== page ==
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Donald  L.  Heiliger  
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Ribbons
 
  Rank, Service
Colonel O-6,  U.S. Air Force
  Veteran of:
Wisconsin Army National Guard 1955-1958
U.S. Air Force 1958-1985
Cold War 1955-1985
Vietnam War 1966-1973 (POW)
  Tribute:

Don Heiliger was born on January 16, 1937, in Madison, Wisconsin. He enlisted in the Wisconsin Army National Guard on July 15, 1955, and was commissioned through the Air Force ROTC Program at the University of Wisconsin on June 16, 1958. Heiliger completed Undergraduate Navigator Training in July 1959, and served as a Navigator Instructor at Harlingen AFB, Texas and Mather AFB, California, before going through Undergraduate Pilot Training, where he graduated first in his class in March 1965. After combat crew training in the F-105 Thunderchief, Heiliger served witht he 36th and then the 80th Tactical Fighter Squadron at Yokota AB, Japan. He was flying combat missions on a temporary duty assignment when he was forced to eject over North Vietnam on May 15, 1967. Captain Heiliger was captured the next day and spent the next 2,106 days as a Prisoner of War before being released during Operation Homecoming on February 18, 1973. After hospitalization, Heiliger earned a Masters Degree from George Washington University and later served as Air Force Attache to Uruguay, then Chile, and finally as Defense and Air Attache to Israel before retiring from the Air Force on August 31, 1985. Col Heiliger is a Senior Pilot with over 3,000 flying hours as a Pilot and Navigator. He and his wife Cheryl had three sons together-Don, Jr., and twins Dan and Dave. Don Heiliger died on March 23, 2016.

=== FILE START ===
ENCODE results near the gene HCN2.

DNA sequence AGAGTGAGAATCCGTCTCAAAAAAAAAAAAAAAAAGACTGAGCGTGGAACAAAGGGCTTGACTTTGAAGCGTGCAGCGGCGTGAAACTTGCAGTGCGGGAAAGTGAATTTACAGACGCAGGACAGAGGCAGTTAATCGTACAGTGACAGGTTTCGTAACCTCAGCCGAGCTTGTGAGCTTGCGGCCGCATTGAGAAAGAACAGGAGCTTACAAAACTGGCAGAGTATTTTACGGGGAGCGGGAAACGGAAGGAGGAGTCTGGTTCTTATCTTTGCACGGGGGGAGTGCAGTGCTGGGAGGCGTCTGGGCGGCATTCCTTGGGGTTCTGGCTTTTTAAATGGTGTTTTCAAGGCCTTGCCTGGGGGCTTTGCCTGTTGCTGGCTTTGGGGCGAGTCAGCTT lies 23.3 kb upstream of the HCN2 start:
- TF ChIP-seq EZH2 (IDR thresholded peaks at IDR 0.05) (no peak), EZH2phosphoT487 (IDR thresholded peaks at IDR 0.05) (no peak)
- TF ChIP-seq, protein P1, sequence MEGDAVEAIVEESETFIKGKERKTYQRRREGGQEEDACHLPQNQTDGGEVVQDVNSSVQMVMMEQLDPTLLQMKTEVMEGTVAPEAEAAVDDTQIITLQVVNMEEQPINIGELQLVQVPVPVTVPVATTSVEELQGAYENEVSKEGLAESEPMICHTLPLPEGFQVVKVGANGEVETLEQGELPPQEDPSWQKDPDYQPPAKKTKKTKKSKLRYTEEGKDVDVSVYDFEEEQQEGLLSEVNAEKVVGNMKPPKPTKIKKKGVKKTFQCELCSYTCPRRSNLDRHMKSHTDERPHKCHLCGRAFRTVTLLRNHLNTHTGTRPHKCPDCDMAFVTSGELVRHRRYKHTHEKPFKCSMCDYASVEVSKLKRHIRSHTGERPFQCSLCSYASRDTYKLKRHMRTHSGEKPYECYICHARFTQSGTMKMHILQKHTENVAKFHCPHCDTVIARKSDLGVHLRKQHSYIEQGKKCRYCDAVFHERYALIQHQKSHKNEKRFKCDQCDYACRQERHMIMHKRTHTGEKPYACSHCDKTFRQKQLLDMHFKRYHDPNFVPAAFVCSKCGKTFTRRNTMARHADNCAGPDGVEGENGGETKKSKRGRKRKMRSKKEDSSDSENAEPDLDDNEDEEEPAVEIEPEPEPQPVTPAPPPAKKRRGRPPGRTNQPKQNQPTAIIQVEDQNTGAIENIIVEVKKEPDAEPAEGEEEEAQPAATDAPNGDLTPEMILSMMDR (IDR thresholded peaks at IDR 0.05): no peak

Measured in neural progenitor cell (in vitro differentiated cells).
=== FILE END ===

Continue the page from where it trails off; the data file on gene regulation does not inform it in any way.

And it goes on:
His 1st (of 2) Silver Star Citation reads:

Captain Donald L. Heiliger distinguished himself for gallantry in connection with military operations against an opposing armed force as an F-105 pilot over North Vietnam on 30 April 1967. On that date, Captain Heiliger conducted the first night radar, low level mission against one of North Vietnam's most valuable and heavily defended railroad yards. Even under the best of conditions this mission would have been extremely difficult and dangerous. However Captain Heiliger flew in the dead of night and in a single unescorted aircraft. With complete disregard for his own safety, he continued his attack in spite of the threat of numerous missiles and through intense hostile antiaircraft fire. By his gallantry and devotion to duty, Captain Heiliger has reflected great credit upon himself and the United States Air Force.

  




 


 

 
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Contact Veteran Tributes at info@veterantributes.org